Thursday, August 8, 2013

Bacterial Colitis is the Most Common Cause of Colitis

Pseudomembranous colitis is a form of inflammatory disease characterized by the pathologic presence of pseudomembranes consisting of mucin, fibrin, necrotic cells, and polymorphonuclear leukocytes. Bacterial IBS is the most common cause of this disease , particularly beyond the first year of life. Allergic IBS is the most common form of colitis during the first year of life. Collagenous colitis and lymphocytic colitis are two other types of bowel inflammation that affect the colon.

A diagnosis of collagenous IBS or lymphocytic IBSis made after tissue samples taken during a colonoscopy or flexible sigmoidoscopy are examined with a microscope. Collagenous IBS and lymphocytic IBS are also called microscopic IBS. Ulcerative colitis is not caused by emotional distress or sensitivity to certain foods or food products, but these factors may trigger symptoms in some people.

For extreme cases of collagenous and lymphocytic that have not responded to medication, surgery to remove all or part of the colon may be necessary.

Ulcerative colitis can occur in people of any age, but it usually starts between the ages of 15 and 30, and less frequently between 50 and 70 years of age. IBS is an inflammation of the colon. IBS may also cause problems such as arthritis, inflammation of the eye, liver disease, and osteoporosis. This disease causes inflammation and sores, called ulcers, in the lining of the rectum and colon.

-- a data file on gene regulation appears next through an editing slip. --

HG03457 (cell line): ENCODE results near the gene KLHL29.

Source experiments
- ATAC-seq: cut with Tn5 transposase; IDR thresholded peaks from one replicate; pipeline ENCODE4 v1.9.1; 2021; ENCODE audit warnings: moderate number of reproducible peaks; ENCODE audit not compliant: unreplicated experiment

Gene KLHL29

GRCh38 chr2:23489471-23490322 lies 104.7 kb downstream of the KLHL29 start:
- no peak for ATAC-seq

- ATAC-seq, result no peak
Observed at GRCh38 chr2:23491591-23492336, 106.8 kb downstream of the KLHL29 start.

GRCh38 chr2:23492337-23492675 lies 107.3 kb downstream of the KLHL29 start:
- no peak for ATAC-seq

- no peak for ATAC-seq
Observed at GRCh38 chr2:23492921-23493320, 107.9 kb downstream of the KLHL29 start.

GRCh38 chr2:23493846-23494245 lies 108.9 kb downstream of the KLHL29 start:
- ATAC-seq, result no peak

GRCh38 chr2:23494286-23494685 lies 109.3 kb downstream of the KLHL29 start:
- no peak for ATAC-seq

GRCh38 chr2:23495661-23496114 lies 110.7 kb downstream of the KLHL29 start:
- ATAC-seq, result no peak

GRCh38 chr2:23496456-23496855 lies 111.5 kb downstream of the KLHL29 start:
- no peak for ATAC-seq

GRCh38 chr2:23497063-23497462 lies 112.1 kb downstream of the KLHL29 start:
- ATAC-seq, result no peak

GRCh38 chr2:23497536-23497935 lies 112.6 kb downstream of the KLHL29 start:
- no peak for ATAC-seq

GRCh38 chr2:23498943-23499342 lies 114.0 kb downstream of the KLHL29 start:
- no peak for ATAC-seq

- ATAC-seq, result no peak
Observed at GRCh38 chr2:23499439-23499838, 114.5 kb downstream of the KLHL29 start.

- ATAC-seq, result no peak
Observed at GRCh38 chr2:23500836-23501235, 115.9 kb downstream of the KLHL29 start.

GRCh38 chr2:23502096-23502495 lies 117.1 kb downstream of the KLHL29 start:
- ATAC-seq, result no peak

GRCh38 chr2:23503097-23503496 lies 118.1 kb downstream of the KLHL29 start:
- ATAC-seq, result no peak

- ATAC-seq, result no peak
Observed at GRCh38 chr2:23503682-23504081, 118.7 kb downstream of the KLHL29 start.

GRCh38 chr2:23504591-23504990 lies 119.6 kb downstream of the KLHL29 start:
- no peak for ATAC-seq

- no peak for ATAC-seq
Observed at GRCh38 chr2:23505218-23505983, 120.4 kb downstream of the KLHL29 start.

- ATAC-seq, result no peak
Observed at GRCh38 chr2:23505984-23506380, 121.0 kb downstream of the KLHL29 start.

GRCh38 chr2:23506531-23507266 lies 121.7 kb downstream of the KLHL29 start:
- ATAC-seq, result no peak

Ischemic is a form of vasculitis that results from inflammation and ischemia of colonic mucosa, which causes rectal bleeding and abdominal pain. Treatment for collagenous and lymphocytic varies depending on the symptoms and severity of the case. People with ulcerative colitis have abnormalities of the immune system, but doctors do not know whether these abnormalities are a cause or a result of the disease. Pseudomembranous usually presents with profuse watery or mucoid diarrhea, tenesmus, fever, abdominal cramps, and tenderness usually within one week of antibiotic therapy.

After age 50 a regular colonoscopy is recommended for early detection of colon cancer unless the patient has increased risk of cancer and then more frequent examinations may be prescribed by the patients doctor.

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